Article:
Blame it on the science

Blaise Pascal said “The eternal silence of these infinite spaces fills me with dread”.   Poor old Blaise didn’t last long but in his brief 39 years he contributed a heck of a lot to mathematics and managed to get a computer programming language named after him.  Curiously, the first language that I used commercially.

In the mid 17th century he was messing around with barometers and trying to disprove Aristotle’s ideas that everything, visible or invisible had substance.    Aristotle said “Everything that is in motion must be moved by something”.   Pascal wanted to prove the existence (or not, depending on how you look at it) of a vacuum.

The shed isn’t exactly an infinite space.    It also doesn’t have an eternal silence.   The silence that it occasionally experiences is frequently broken by the the cursing of a frustrated man.   Let me try to expand.

I put the engine back into the frame.   I fastened the available nuts and bolts that hold the engine in the frame (I’m missing a couple, they should have arrived earlier in the week but I reckoned I could get by without them).   I carefully studied the wiring diagram and connected the cables running from the points and from coil to where they belonged.   I cleaned up the earth cable and checked that the battery was giving a healthy six volts.

I thought I’d check that the clutch was doing what it should be doing so I connected the cable at the clutch lever and then tried to connect it to the clutch mechanism on the engine.   It didn’t look right.   It just didn’t work.

A search through the many photo’s I’ve taken over the last 16 months revealed a missing bit.   There’s a clutch cable holder that attaches at the base of the cylinder head.   Fiddlesticks, there’s no sign of mine but looking through the engine pile I found one on one of the HOAP engines.    It was a matter of minutes to remove it, a matter of an hour to clean it up to Little Project standards and a matter of minutes to fit it back on to Little Project engine.   Guess what?   The clutch does what a clutch should do.   I can go up and down through the gears just as one should expect.

The next big step was to put some oil in.   I was a bit concerned that the oil would go in and then come straight out again somewhere else but no, it has stayed inside the engine.

A friend of a friend said to turn the engine over slowly without the plug in.   This gets everything lubricated before the big moment.   I did this.   Very carefully.

Time to check for a spark.   Ignition on, hold the plug against the head and kick.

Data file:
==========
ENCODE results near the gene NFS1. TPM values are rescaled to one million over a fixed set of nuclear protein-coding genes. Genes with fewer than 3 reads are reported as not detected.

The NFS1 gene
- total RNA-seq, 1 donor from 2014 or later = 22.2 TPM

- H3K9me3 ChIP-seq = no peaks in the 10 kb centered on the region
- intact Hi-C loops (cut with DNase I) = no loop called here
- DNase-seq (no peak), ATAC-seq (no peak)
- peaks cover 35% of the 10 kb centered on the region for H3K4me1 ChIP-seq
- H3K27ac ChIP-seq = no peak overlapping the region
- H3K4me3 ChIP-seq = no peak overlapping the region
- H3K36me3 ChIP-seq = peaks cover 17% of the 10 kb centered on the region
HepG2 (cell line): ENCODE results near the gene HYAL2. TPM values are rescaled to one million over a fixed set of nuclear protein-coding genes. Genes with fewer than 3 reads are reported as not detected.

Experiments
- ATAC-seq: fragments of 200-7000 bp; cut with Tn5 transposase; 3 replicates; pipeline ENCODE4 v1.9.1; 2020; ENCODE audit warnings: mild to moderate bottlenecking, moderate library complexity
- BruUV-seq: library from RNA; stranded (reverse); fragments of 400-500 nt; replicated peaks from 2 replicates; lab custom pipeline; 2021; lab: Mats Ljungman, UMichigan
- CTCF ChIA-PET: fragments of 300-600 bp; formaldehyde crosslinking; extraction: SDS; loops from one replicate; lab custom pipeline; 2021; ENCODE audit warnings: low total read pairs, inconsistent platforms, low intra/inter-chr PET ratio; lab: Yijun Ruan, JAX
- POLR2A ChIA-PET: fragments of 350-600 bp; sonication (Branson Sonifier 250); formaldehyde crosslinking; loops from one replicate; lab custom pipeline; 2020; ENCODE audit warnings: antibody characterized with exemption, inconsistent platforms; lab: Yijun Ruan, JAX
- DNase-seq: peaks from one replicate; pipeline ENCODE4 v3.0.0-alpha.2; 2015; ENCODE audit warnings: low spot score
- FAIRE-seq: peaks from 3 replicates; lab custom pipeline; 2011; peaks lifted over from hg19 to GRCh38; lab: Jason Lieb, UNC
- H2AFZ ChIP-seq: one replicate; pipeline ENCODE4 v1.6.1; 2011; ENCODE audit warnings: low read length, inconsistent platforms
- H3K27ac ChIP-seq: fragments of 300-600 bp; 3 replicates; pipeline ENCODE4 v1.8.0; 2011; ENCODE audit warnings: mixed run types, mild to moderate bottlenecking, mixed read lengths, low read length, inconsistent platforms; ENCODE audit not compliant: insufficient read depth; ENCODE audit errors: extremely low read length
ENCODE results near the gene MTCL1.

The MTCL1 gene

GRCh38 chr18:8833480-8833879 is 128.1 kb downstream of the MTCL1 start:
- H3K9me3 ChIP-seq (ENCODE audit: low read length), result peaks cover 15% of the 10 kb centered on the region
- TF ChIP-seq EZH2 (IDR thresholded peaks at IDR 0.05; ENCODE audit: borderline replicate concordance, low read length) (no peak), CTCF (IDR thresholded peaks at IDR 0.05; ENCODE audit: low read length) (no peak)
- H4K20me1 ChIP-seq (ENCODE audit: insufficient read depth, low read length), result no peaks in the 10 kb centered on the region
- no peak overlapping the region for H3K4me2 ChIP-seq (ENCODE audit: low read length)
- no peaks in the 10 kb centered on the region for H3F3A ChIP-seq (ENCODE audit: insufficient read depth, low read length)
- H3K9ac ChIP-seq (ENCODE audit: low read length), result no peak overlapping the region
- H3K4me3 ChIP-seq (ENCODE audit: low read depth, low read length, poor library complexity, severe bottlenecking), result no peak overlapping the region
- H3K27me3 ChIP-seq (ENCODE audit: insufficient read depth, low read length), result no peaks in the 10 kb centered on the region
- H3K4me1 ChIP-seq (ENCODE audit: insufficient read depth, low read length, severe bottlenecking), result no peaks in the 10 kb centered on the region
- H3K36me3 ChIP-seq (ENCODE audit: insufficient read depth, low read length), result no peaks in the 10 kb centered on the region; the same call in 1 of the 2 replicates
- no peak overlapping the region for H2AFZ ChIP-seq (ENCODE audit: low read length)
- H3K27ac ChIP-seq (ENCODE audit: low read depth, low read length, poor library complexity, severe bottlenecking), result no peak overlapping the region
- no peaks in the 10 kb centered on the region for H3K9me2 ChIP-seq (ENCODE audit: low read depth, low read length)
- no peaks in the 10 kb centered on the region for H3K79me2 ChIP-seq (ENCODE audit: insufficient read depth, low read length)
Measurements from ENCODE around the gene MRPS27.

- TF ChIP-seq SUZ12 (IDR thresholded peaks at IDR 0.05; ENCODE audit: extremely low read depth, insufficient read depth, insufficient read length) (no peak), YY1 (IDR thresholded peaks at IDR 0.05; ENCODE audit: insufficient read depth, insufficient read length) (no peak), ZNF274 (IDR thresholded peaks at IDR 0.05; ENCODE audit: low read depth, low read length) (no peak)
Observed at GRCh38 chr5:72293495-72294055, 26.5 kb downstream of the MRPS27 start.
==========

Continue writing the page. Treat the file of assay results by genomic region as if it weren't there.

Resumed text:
There’s a spark.

THERE’S A SPARK!

I thought I better fit the last bits before I start the engine.   On with the exhaust.   It’s a bit fiddly to fit the exhaust because there is a loose collar that holds everything together.   No problem after all these months though.   On with the exhaust and let’s turn our attention to the carb.

The carb doesn’t fit.    Well, it does.   It fits perfectly onto the engine but it won’t connect to the air filter, the connecting tube will either connect to the air box or to the carb but it won’t connect to both at the same time.  Worse, the fuel intake on my carb is on the right hand side and it needs to be on the left hand side.

So we shall have to wait.   I’m now in desperate need of a Keihin PC04B carburettor if anybody happens to have one lying around in their shed.   Other than that it will just be a case of keeping a watching eye on eBay for the next few weeks.

Hey ho, it was very exciting to get a spark though.

 

 

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3 thoughts on “Blame it on the science

  1. As the old adage goes, “If you have spark and fuel then it must start” (provided all else is correct!). I would have squirted a bit of fuel through the plug hole and kicked the starter just for the joy of hearing it run for 2 seconds!!!

      • We used to hot test the engines at NSA starting them up and checking there was oil getting to the rockers and that there was oil pressure and then running them for about 10 minutes which meant getting them hot and checking oil pressure at operating temp, listening for unusual sounds, setting idling speed as well as adjusting timing with a timing light. All this was done without an air filter and Nissan engines in SA are good for 200k kilos or more so I hardly think 2 or 3 seconds running would be detrimental to the engine. But that’s only my opinion. Well done for getting as far as you have and overcoming so many obstacles. Hope you get a carb soon.

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